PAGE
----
Apart from packaging miRNAs in cell-derived vesicles, a significant fraction of extracellular miRNAs is associated with RNA binding proteins, including nucleophosmin (NPM1), that provide protection from degradation (Wang et al., 2010b). It was also demonstrated that many extracellular miRNAs are bound to proteins of the Argonaute family, primarily Ago2, although additional members such as Ago1, Ago3, and Ago4 might be also associated with miRNAs (Arroyo et al., 2011; Turchinovich et al., 2011). These latter studies are at odds with the findings by Gallo et al. (2012). This discrepancy may arise from the different protocols used for microvesicle- and RNA-isolation and subsequent data normalization, emphasizing the need for further protocol standardization (Turchinovich et al., 2012). Finally, it was recently shown that extracellular miRNAs can be transported by HDL (Vickers et al., 2011; Norata et al., 2013). Whereas vesicle carriers are composed of a bilayer of phospholipids, lipoproteins have a single layer of lipids (Boon and Vickers, 2013).

Extracellular miRNAs in Cell-To-Cell Communication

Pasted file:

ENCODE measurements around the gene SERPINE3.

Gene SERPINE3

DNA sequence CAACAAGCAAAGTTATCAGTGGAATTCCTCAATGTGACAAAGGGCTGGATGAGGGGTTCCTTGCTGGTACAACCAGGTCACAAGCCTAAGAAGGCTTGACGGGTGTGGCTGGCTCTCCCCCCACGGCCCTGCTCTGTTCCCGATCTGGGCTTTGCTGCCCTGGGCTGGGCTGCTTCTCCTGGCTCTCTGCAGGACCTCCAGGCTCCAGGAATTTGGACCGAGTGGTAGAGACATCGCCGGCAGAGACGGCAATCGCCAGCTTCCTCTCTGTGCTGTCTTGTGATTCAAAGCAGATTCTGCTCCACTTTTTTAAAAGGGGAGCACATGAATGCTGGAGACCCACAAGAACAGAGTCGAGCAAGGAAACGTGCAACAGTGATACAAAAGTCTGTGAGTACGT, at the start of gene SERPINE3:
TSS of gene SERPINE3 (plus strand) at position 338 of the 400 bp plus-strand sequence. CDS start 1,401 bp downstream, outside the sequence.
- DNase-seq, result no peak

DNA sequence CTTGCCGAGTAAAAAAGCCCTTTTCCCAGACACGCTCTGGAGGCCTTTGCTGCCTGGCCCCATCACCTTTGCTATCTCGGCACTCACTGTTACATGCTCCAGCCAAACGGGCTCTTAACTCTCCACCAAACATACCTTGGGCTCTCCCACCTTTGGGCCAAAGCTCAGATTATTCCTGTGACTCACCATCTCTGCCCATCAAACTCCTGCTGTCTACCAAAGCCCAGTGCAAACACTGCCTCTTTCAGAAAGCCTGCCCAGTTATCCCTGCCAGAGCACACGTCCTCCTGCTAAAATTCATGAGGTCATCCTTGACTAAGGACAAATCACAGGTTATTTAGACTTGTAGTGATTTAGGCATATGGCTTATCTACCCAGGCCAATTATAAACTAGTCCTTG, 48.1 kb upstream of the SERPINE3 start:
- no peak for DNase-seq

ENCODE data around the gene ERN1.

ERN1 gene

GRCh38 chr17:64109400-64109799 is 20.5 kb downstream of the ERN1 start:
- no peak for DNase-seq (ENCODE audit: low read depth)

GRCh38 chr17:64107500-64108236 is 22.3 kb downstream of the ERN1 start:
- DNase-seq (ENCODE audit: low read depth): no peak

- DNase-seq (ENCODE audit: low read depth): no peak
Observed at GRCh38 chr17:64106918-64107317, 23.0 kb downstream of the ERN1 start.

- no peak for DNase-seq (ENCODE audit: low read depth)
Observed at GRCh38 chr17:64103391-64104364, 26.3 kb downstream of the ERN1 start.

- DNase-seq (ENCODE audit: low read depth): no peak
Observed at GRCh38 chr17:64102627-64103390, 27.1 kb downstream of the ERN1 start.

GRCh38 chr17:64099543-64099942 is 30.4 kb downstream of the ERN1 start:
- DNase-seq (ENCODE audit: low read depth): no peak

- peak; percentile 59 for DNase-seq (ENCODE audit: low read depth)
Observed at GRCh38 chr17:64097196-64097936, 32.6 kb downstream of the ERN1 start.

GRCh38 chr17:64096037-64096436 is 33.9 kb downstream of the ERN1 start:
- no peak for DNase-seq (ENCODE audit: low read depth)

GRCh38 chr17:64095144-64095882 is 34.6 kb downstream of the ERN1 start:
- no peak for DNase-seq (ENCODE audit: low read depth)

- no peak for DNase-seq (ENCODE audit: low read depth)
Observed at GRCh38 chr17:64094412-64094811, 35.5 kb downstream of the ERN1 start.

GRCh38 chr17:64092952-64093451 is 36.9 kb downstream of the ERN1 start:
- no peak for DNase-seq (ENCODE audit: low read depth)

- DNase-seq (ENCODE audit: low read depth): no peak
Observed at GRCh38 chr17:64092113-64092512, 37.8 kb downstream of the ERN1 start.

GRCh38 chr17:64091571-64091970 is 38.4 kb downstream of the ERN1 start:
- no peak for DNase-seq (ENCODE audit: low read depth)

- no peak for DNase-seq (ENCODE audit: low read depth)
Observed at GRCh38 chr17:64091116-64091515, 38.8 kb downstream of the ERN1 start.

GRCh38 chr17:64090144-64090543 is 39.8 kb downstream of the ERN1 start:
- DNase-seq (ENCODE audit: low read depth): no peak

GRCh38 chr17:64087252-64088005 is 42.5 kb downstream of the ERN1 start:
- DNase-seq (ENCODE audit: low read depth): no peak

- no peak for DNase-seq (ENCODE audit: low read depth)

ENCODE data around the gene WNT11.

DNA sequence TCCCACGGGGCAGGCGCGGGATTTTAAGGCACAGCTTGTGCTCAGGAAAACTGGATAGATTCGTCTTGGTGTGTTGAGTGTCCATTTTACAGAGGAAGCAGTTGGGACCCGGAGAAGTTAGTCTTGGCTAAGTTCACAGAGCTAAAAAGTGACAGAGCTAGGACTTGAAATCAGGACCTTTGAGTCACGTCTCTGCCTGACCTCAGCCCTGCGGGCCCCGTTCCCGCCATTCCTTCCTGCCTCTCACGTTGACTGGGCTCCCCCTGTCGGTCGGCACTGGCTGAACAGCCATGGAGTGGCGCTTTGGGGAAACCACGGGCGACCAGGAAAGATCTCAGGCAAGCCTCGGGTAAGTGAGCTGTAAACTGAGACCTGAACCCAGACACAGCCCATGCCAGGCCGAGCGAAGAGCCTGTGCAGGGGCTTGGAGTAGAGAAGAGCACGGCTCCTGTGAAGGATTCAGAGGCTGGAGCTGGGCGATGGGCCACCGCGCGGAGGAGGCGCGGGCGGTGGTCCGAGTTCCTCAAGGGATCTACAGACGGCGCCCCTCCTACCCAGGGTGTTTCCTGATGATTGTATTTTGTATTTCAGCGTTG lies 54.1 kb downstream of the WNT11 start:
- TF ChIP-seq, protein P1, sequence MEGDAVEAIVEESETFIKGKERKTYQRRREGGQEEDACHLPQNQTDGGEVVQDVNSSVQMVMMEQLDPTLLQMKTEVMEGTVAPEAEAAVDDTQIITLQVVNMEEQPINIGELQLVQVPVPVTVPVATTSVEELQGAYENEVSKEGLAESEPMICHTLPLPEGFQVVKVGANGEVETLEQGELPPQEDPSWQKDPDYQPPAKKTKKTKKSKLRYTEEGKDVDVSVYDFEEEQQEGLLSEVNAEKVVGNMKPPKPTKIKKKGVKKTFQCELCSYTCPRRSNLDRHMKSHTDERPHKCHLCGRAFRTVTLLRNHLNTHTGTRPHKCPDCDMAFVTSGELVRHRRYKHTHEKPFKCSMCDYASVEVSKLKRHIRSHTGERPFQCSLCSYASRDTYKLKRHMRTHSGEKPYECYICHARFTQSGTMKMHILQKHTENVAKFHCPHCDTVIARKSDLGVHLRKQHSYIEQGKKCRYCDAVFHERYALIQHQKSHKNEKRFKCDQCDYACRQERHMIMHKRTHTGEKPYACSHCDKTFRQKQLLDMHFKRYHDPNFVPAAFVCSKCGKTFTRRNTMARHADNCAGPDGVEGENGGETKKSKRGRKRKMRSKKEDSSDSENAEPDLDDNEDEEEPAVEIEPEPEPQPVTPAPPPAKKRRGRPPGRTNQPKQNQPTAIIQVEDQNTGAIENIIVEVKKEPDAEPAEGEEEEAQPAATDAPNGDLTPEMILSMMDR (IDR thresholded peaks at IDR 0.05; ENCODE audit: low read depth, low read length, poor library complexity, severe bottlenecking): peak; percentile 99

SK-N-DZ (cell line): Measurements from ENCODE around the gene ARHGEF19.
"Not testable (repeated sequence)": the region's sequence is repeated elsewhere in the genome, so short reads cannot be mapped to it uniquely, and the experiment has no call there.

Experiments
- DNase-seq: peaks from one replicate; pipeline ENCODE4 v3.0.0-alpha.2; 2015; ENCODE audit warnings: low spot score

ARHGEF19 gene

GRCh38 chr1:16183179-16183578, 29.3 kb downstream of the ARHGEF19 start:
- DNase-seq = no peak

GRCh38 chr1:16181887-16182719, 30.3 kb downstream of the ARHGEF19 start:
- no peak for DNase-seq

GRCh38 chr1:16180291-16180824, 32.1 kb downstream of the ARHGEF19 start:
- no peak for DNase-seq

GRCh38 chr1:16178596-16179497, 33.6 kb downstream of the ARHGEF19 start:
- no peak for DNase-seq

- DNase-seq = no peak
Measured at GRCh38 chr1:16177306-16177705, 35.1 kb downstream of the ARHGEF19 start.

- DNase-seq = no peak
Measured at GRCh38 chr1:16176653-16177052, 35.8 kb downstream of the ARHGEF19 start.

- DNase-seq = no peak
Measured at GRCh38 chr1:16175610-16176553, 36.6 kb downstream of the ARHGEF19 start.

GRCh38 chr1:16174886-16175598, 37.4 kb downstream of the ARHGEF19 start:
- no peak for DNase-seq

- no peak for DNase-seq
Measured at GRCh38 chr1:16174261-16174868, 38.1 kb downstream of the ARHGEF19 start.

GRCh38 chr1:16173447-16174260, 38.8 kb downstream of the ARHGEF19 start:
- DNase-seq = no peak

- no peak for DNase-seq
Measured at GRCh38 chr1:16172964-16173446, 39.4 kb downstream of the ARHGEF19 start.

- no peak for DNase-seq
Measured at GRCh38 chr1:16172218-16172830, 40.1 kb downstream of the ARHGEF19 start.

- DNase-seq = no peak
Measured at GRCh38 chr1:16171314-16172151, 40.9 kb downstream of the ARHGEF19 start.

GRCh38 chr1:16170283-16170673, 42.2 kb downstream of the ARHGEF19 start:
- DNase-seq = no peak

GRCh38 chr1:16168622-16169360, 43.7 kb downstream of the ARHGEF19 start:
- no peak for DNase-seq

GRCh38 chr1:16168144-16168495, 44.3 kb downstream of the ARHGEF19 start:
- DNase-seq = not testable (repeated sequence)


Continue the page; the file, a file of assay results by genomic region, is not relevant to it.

Interestingly, extracellular miRNAs also present a newly discovered potential of intercellular communication. It is now established that transfer of genetic information in the form of RNA exists (Valadi et al., 2007) and that this form of transfer between cells is of functional relevance by exerting gene silencing in the recipient cells (Kosaka et al., 2010; Mittelbrunn et al., 2011; Halkein et al., 2013; Figure 1). While the biological mechanisms driving the secretion of miRNAs are still under debate (Kosaka et al., 2010), this newly discovered manner of genetic exchange between cells opens a new aspect of how adjacent cells within an organ may communicate and how a miRNA can affect a cell type or a tissue where it is not produced. Since the first discovery of the extracellular miRNAs as intercellular communicators, this field of research is still growing. Increasing evidence suggests that this form of communication occurs in various physiological processes such as the regulation of the immunity (Mittelbrunn et al., 2011) or cellular migration (Zhang et al., 2010), but also participates in pathological situations including tumor development (Yang et al., 2011).